Lena Dunham is one of those polarizing celebrities that people either love or hate. No matter what you think of her (personally or on "Girls") her book is incredibly brave.
In "Not That Kind Of Girl" Dunham confesses some pretty unflattering truths about her childhood, her college years and her ongoing neuroses and paranoia. Just like her nude scenes on TV, she lays herself bare, exposing it all.
While I was reading the book, I was usually having one of two reactions: 1) I can't believe she is sharing this or 2) This is in the show! I loved learning what real life experiences inspired certain aspects of "Girls." For example, Lena describes a super high end children's clothing store she worked at called Peach and the Babke and that experience transformed into Jessa's job on the show.
Of all the chapters (which go by so quickly and include quirky illustrations), the one I loved the most was titled, "I didn't fuck them, but they yelled at me." Those pages are devoted to what Lena will write in her memoir, when she's 80, about all the people (hint: men) who doubted her, questioned her and intentionally put up roadblocks to her success. She better write that book. I'll pre-order it.
This book is so readable because of Dunham's writing style. It all feels very conversational. The tone is a mix of a BFF slumber party and a therapy session. In one of my favorite excerpts, she describes her first real office:
"I rented a hundred-square-foot office in a nearby building, which became our official headquarters, and set to work. The building was populated with young handsome filmmakers in porkpie hats and professionals who couldn't quite explain what they did. People built half-pipes in their offices and encouraged interoffice sleepovers. Everyone bought their lunch from a deli called New Fancy Food. The landlord, a Chinese woman named Summer Weinberg, asked sweetly whether I was a prostitute. Our minifridge had nothing but tres leches cake in it."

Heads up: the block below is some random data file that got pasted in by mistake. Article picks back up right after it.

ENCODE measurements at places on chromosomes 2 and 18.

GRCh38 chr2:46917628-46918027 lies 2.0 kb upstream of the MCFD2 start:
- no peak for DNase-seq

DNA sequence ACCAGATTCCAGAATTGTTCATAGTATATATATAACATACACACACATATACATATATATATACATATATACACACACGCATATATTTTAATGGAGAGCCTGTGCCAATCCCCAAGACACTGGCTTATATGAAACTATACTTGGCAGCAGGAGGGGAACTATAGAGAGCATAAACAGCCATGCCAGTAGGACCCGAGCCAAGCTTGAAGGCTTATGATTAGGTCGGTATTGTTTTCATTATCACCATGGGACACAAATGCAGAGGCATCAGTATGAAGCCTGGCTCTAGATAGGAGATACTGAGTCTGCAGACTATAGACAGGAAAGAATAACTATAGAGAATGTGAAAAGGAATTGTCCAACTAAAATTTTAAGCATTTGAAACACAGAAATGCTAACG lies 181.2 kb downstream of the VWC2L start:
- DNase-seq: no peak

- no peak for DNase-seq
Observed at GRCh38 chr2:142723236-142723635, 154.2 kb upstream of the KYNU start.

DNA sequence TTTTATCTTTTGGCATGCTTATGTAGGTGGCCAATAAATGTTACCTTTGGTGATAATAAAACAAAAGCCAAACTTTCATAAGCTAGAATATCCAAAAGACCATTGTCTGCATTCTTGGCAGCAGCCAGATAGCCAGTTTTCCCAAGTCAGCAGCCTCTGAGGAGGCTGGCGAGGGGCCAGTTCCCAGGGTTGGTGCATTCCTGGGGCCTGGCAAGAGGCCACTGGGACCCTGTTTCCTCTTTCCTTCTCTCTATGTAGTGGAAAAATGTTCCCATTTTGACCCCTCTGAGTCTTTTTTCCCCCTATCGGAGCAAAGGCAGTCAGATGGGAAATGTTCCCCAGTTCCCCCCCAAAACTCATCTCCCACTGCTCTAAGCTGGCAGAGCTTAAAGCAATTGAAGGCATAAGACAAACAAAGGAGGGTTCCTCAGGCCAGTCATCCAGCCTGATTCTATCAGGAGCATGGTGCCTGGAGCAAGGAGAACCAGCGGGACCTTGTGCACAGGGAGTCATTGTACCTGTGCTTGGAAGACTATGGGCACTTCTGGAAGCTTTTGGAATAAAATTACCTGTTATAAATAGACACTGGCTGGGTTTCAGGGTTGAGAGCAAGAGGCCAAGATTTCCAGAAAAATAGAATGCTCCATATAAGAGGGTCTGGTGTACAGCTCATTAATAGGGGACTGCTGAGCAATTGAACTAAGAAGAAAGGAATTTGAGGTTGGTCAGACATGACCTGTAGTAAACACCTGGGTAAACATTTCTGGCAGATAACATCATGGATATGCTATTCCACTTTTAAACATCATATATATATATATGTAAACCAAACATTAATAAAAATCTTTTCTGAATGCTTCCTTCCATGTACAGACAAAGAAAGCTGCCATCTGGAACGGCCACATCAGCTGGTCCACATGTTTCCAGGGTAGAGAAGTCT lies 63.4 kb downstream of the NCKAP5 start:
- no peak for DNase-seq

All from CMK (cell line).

If you are a lover of "Girls," this book is a must. You'll be tickled by each new discovery of something Lena lived that translated into a person, place or thing on the show. You may also relate to her struggle with self confidence and finding a partner who appreciates and respects her. Though I can pretty much guarantee you won't relate to growing up in Soho surrounded by celebrities.
Have you read "Not That Kind Of Girl"? What did you think?